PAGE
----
What About Using a High Rate of PGRs on Honeycrisp Apples?
The ripening time of popular and heavily planted apples has created a challenge and a dilemma for many growers. This is especially true in New England where ‘Honeycrisp,’ ‘Gala,’ and ‘McIntosh’ ripen essentially at the same time. This has resulted in a situation that requires growers to develop a strategy to harvest high-quality apples that are capable of a good potential while minimizing preharvest drop potential over the harvest period.
‘Honeycrisp’ is a low-ethylene-producing cultivar. ReTain, a plant growth regulator from Valent USA, is frequently used to delay preharvest drop, and low rates are chosen primarily to minimize the influence it may have on delaying red color development. The low rates might be restrictive in that drop may become a serious problem, especially during warm, cloudy years, and when harvest is delayed because red color may be slow to develop.
Following the revision of the ReTain label that allowed for use of up to two pouches of the product (333g) to be applied per acre per year, we evaluated these higher rates on ‘McIntosh’ and ‘Cortland.’ The significant delay in ripening observed suggested the delay documented in these studies might be very beneficial if used on ‘Honeycrisp.’
An experiment was initiated to evaluate the use of similar times of application and high rates on ‘Honeycrisp’ following the protocol. A block of mature ‘Honeycrisp’ on M.9 trained as a tall spindle was selected. About 31/2 weeks before anticipated harvest, one pouch per acre of ReTain accompanied by Silwet L-77 surfactant was applied to selected trees.
A second one pouch per acre application was made two weeks later. Other trees in the block were selected to not receive ReTain. Individual trees were designated to be drop trees, and no fruit was harvested from these trees. Twice per week, starting on Sept. 7 and ending on Oct. 12, all dropped fruit were picked up under these trees and counted. Cumulative drop was calculated at the end of the experiment. Four harvests were made at approximate one-week intervals starting on Sept. 15.
At each harvest, 20 fruit were randomly selected from each harvest tree and taken to the lab for quality analysis. Fruit were weighed, the surface red color was estimated to the nearest 10%, internal ethylene of each apple was measured, flesh firmness and soluble solids were determined, and then the maturity was estimated using the Cornell Generic Starch Chart with a scale ranging from 1 (immature) to 8 (overmature). On the final harvest date (Oct. 12), all remaining fruit on the trees were harvested and placed in regular air storage for either six weeks (Nov. 25) or 13 weeks (Jan 5).
Over the course of the experiment, fruit drop under ReTain-treated trees was 11.8%, whereas drop under untreated control trees was 45.6%. It is noteworthy that drop under control trees during the normal harvest period exceeded 30%. The savings alone due to effective drop control by ReTain is statistically and financially significant.
ReTain effectively and significantly slowed flesh firmness loss of treated fruit . The flesh firmness of ReTain-treated fruit was similar to the firmness of untreated fruit at the first and second harvest dates on Sept. 15 and Sept. 25.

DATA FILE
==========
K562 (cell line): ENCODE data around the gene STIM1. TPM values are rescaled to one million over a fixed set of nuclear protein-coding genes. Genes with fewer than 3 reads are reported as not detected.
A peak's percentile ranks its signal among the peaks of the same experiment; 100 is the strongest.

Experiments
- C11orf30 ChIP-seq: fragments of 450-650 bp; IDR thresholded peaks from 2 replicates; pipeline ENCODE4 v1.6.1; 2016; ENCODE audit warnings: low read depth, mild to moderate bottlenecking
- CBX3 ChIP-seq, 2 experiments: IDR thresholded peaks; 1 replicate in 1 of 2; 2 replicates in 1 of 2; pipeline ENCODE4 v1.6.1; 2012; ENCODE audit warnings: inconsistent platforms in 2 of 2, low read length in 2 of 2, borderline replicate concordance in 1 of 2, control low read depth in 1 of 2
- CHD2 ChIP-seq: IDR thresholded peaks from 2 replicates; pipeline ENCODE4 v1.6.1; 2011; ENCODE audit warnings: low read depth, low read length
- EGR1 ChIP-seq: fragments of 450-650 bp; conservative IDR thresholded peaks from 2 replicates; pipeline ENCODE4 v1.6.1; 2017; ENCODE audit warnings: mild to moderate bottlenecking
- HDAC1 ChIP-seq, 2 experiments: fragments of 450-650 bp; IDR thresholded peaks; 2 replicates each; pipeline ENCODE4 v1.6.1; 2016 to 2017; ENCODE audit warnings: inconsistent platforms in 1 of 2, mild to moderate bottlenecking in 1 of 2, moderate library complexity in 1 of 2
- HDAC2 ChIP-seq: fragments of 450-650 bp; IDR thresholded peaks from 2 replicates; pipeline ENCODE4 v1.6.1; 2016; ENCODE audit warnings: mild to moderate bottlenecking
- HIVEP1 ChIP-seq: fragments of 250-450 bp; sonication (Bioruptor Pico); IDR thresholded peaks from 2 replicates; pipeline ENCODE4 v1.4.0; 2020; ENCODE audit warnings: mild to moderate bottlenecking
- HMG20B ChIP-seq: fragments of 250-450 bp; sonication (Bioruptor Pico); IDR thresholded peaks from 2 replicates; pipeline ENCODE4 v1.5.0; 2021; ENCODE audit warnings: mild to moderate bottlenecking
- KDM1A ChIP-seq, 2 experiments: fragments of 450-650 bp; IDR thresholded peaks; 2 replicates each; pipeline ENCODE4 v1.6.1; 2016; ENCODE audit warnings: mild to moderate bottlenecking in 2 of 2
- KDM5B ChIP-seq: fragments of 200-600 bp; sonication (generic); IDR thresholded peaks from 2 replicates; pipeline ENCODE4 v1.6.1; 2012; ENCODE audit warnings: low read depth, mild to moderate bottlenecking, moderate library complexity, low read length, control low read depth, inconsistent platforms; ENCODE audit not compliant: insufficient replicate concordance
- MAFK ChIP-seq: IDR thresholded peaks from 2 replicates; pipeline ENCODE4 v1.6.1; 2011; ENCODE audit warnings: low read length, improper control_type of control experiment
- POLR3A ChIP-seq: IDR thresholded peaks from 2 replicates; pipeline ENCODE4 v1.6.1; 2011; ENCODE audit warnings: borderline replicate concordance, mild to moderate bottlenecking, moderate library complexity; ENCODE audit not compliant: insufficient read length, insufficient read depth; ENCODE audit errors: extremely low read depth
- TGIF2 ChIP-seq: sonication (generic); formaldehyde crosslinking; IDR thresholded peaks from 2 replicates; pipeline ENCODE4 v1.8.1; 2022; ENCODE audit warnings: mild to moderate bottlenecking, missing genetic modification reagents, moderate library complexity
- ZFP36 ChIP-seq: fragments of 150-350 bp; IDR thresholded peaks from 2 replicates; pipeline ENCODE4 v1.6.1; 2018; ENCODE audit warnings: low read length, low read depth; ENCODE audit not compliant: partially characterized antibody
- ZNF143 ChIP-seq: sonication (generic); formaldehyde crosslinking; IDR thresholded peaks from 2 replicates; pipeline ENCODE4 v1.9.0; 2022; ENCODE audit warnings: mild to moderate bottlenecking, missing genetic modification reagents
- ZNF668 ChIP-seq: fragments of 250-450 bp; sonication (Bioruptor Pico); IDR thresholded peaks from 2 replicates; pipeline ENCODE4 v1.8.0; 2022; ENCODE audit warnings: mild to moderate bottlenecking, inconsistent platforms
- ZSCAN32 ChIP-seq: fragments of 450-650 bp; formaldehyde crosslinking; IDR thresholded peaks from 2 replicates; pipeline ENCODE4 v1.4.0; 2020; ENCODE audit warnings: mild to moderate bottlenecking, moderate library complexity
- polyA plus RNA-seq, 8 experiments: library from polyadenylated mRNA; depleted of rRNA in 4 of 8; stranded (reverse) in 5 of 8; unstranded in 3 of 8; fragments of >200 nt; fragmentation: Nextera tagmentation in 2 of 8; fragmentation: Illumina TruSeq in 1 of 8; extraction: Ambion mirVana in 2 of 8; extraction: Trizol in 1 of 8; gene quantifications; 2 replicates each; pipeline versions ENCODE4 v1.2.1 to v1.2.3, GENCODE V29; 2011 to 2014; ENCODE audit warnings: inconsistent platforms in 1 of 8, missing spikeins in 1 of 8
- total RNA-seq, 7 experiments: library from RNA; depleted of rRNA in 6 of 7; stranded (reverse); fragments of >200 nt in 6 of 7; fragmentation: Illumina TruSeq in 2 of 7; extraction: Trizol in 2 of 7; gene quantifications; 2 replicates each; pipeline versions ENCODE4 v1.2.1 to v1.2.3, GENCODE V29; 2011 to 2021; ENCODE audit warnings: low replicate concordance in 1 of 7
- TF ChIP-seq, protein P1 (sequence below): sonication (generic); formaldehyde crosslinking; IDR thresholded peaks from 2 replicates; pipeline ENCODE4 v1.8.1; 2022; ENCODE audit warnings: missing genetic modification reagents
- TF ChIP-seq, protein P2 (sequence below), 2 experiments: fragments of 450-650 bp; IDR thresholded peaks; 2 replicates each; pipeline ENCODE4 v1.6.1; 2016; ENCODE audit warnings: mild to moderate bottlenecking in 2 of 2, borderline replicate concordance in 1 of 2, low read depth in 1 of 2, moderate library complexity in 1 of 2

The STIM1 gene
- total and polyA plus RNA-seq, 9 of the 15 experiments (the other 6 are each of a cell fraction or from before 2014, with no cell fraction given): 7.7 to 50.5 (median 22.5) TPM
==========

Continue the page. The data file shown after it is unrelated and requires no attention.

ReTain significantly delayed ripening as determined by both a reduction in starch rating (11/2 points) and by delaying the onset of the ethylene climacteric. The characteristic that is perhaps of greatest interest is the effect ReTain had on red color development of treated apples.
ReTain delayed red color development in apples at both the third and fourth harvest (Oct. 5 and 12). However, if you compare the red color of ReTain-treated fruit on the last two harvest dates (71% and 73%) with the untreated fruit on the first two harvests (70% and 72%) red color on Sept. 15 and 25) they are essentially identical. Therefore, if red color of untreated fruit on these dates is acceptable, and it was with more than 70% red surface color, then the same red color should be acceptable at the later harvest dates.
Fruit harvested on Oct. 12 were placed in regular air storage to help determine the amount of time a grower would have to market fruit harvested at that time. The storage parameters pertinent to ‘Honeycrisp’ were flesh firmness, fruit rot, bitter pit, and soft scald. On Nov. 25, there were no differences between control and ReTain-treated fruit.
When evaluated in January, ReTain-treated fruit had more soft scald, although they were also firmer and had less fruit rot than the untreated control fruit. The increase in soft scald was not surprising since late harvested ‘Honeycrisp’ are more susceptible to developing soft scald, and fruit were not preconditioned with six days at room temperature prior to be placing in storage.
The results from this experiment show that growers have a viable option when dealing with harvest management of ‘Honeycrisp.’ The most obvious benefit would be for those who sell a portion of their crop through pick-your-own. They can offer customers ‘Honeycrisp’ on the trees through the Columbus Day weekend, one of the busiest retail weekends of the year. The fruit remaining on the tree may be harvested and safely marketed over the next six weeks.
Observation of fruit harvested on these late dates was that it was perhaps the most attractive ‘Honeycrisp’ harvested during that year. This strategy is not meant to allow growers to harvest fruit late with the intention of placing them in long-term storage. A key component in this strategy is the ability for ReTain to delay harvest until later when weather conditions are generally cooler and more favorable for red color development.
This experiment was done in what would generally be considered a “normal” year. If abnormally warm temperatures occur during the end of September and early October, then this ReTain use strategy may not be as effective.